Alarming Photos of Bone-Thin Grizzly Bears Led Canada’s First Nations to Deliver 500 Salmon Fish to Feed Them

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Alarming Photos of Bone-Thin Grizzly Bears Led Canada’s First Nations to Deliver 500 Salmon Fish to Feed Them

 

The impacts of the climate crisis are becoming more and more evident: the continuous rise of global temperatures, rising sea levels, and starving wildlife. Canadian bears are the most recent example of this. 

 

Photo Credit: All That's Interesting

 

During the summer, British Columbia usually expects five million sockeye salmon to return and spawn in Canada’s Knight Inlet. Grizzly bears hunt salmon in the river, stocking up on fat before it’s time for them to hibernate. However, it’s different now. The local salmon population has been severely depleted, with only 600,000 salmon coming to the river. The bears are the most affected by this. 

 

Photo Credit: Wikimedia Commons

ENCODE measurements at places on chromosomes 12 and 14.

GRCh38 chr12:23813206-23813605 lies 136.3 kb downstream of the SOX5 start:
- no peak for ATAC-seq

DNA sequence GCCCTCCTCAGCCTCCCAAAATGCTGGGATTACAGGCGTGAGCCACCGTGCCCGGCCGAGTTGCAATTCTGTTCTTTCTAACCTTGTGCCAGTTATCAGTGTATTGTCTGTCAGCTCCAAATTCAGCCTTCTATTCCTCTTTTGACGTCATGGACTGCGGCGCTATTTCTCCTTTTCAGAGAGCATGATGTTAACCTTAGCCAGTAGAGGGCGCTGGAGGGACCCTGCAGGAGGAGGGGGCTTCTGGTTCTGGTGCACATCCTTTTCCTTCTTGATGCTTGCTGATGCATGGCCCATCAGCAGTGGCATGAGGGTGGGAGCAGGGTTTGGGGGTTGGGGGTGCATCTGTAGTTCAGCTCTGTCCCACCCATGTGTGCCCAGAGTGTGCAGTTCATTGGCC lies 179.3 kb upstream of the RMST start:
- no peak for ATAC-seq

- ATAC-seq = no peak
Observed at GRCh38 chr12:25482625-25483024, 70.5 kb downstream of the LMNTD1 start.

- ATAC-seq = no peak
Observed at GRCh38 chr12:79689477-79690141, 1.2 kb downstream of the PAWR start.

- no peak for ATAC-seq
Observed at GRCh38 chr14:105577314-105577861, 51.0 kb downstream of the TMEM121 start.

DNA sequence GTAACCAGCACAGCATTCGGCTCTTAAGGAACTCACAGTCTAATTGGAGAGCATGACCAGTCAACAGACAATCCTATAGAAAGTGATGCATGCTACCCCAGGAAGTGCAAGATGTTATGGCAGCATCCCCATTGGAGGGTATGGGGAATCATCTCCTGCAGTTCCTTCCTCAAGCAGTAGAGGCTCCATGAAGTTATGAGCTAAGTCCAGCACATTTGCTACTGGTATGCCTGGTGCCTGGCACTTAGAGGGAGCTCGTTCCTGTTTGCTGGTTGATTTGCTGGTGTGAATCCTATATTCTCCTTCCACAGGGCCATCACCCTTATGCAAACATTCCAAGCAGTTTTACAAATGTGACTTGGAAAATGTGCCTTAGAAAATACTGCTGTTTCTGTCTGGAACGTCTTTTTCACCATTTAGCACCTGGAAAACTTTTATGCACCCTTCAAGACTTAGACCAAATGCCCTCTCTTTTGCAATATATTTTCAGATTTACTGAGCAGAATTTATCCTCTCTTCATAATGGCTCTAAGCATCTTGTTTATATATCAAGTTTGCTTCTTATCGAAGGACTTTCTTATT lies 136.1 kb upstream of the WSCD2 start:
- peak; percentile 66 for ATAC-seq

According to an article by All That’s Interesting, a site for curious people who want to know more about what they see on the news or read in history books, the bears have drastically changed in just a few months. Photos of emaciated grizzly bears at the river have been circulating online, showing how the impacts of the climate crisis are getting worse than ever. “I have no idea how she would make it through the winter without salmon. I sure prefer to show you beautiful nice wildlife and nature pictures but it is important and my duty as a photographer to show you this side too,” wildlife photographer Rolf Hicker said.

 

Photo Credit: All That's Interesting

 

Thus, the Mamalilikulla First Nation decided to conduct a salmon feeding operation to provide food for the starving bears. Jake Smith, the tribe’s guardian watchman manager, and his team arranged for volunteers to distribute 500 pink salmon fish in the river. The deteriorating salmon population is not only seen in the bears’ appearance but also in their behaviors. It was reported that they are getting more aggressive. They also have been forced to travel great distances in search of food.

Fishermen in British Columbia consider this the worst salmon season in nearly 50 years. What’s even more troubling is that more than half of the grizzly bear population of the country lives there. “Everywhere in the world where there is salmon farming you have a decline in the wild salmon population,” said biologist Alexandra Morton.

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